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A systematic literature review of the key challenges for developing the structure of public health economic models

Overview of attention for article published in International Journal of Public Health, January 2016
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About this Attention Score

  • In the top 25% of all research outputs scored by Altmetric
  • High Attention Score compared to outputs of the same age (92nd percentile)
  • High Attention Score compared to outputs of the same age and source (89th percentile)

Mentioned by

twitter
32 tweeters
facebook
1 Facebook page

Citations

dimensions_citation
8 Dimensions

Readers on

mendeley
57 Mendeley
citeulike
1 CiteULike
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Title
A systematic literature review of the key challenges for developing the structure of public health economic models
Published in
International Journal of Public Health, January 2016
DOI 10.1007/s00038-015-0775-7
Pubmed ID
Authors

Hazel Squires, James Chilcott, Ronald Akehurst, Jennifer Burr, Michael P. Kelly

Abstract

To identify the key methodological challenges for public health economic modelling and set an agenda for future research. An iterative literature search identified papers describing methodological challenges for developing the structure of public health economic models. Additional multidisciplinary literature searches helped expand upon important ideas raised within the review. Fifteen articles were identified within the formal literature search, highlighting three key challenges: inclusion of non-healthcare costs and outcomes; inclusion of equity; and modelling complex systems and multi-component interventions. Based upon these and multidisciplinary searches about dynamic complexity, the social determinants of health, and models of human behaviour, six areas for future research were specified. Future research should focus on: the use of systems approaches within health economic modelling; approaches to assist the systematic consideration of the social determinants of health; methods for incorporating models of behaviour and social interactions; consideration of equity; and methodology to help modellers develop valid, credible and transparent public health economic model structures.

Twitter Demographics

The data shown below were collected from the profiles of 32 tweeters who shared this research output. Click here to find out more about how the information was compiled.

Mendeley readers

The data shown below were compiled from readership statistics for 57 Mendeley readers of this research output. Click here to see the associated Mendeley record.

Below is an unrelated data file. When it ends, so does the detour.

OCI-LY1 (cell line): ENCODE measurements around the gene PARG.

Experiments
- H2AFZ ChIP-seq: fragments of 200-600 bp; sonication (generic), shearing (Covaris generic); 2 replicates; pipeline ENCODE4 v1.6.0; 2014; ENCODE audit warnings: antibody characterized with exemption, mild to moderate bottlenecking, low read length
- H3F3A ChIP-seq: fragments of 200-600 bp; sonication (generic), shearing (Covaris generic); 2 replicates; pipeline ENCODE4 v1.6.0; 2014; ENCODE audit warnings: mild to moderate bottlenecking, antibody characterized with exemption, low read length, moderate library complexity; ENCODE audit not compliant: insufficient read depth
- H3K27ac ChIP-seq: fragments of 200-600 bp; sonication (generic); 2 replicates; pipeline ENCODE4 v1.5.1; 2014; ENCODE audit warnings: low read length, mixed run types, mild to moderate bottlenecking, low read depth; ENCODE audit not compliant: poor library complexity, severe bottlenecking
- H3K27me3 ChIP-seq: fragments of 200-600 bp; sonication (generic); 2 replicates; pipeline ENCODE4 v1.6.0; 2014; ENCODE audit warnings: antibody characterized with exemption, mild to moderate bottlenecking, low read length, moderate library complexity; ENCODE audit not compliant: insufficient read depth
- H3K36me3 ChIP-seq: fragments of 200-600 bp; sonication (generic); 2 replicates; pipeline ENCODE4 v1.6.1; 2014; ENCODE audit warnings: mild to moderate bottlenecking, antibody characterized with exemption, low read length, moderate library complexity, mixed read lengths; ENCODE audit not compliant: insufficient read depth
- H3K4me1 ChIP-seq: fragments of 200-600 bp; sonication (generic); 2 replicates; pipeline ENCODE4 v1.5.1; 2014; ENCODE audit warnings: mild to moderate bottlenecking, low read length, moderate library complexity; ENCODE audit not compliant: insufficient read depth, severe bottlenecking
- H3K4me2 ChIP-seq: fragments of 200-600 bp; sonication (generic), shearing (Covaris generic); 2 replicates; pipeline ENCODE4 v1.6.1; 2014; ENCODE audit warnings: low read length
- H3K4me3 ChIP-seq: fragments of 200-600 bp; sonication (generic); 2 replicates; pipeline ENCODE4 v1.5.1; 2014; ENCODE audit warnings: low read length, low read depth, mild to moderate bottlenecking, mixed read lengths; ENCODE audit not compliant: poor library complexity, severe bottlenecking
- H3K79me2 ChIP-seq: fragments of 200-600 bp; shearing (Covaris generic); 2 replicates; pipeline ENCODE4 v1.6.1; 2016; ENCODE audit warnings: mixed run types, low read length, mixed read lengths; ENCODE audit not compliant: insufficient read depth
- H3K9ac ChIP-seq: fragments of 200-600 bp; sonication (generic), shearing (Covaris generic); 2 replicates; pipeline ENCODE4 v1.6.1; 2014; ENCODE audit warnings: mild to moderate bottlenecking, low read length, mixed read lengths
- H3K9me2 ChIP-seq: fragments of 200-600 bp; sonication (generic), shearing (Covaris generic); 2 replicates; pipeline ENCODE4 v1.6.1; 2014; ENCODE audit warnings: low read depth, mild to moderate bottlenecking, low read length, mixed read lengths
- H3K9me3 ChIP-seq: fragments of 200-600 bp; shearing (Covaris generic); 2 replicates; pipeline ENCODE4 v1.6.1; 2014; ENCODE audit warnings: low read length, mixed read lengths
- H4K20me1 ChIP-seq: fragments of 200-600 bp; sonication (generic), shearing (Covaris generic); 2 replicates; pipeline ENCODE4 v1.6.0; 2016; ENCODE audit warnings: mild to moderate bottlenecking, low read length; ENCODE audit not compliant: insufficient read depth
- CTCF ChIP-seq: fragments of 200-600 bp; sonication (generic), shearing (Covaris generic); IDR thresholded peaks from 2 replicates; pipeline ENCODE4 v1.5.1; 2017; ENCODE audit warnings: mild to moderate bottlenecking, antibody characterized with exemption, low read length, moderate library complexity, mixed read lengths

Geographical breakdown

Country Count As %
United States 1 2%
South Africa 1 2%
Unknown 55 96%

Demographic breakdown

Readers by professional status Count As %
Researcher 10 18%
Student > Master 10 18%
Student > Ph. D. Student 9 16%
Lecturer > Senior Lecturer 4 7%
Student > Postgraduate 4 7%
Other 10 18%
Unknown 10 18%
Readers by discipline Count As %
Medicine and Dentistry 15 26%
Social Sciences 7 12%
Economics, Econometrics and Finance 6 11%
Nursing and Health Professions 4 7%
Decision Sciences 3 5%
Other 5 9%
Unknown 17 30%

Attention Score in Context

This research output has an Altmetric Attention Score of 19. This is our high-level measure of the quality and quantity of online attention that it has received. This Attention Score, as well as the ranking and number of research outputs shown below, was calculated when the research output was last mentioned on 04 May 2017.
All research outputs
#1,082,174
of 15,798,970 outputs
Outputs from International Journal of Public Health
#120
of 1,161 outputs
Outputs of similar age
#29,457
of 372,148 outputs
Outputs of similar age from International Journal of Public Health
#3
of 29 outputs
Altmetric has tracked 15,798,970 research outputs across all sources so far. Compared to these this one has done particularly well and is in the 93rd percentile: it's in the top 10% of all research outputs ever tracked by Altmetric.
So far Altmetric has tracked 1,161 research outputs from this source. They typically receive more attention than average, with a mean Attention Score of 9.6. This one has done well, scoring higher than 89% of its peers.
Older research outputs will score higher simply because they've had more time to accumulate mentions. To account for age we can compare this Altmetric Attention Score to the 372,148 tracked outputs that were published within six weeks on either side of this one in any source. This one has done particularly well, scoring higher than 92% of its contemporaries.
We're also able to compare this research output to 29 others from the same source and published within six weeks on either side of this one. This one has done well, scoring higher than 89% of its contemporaries.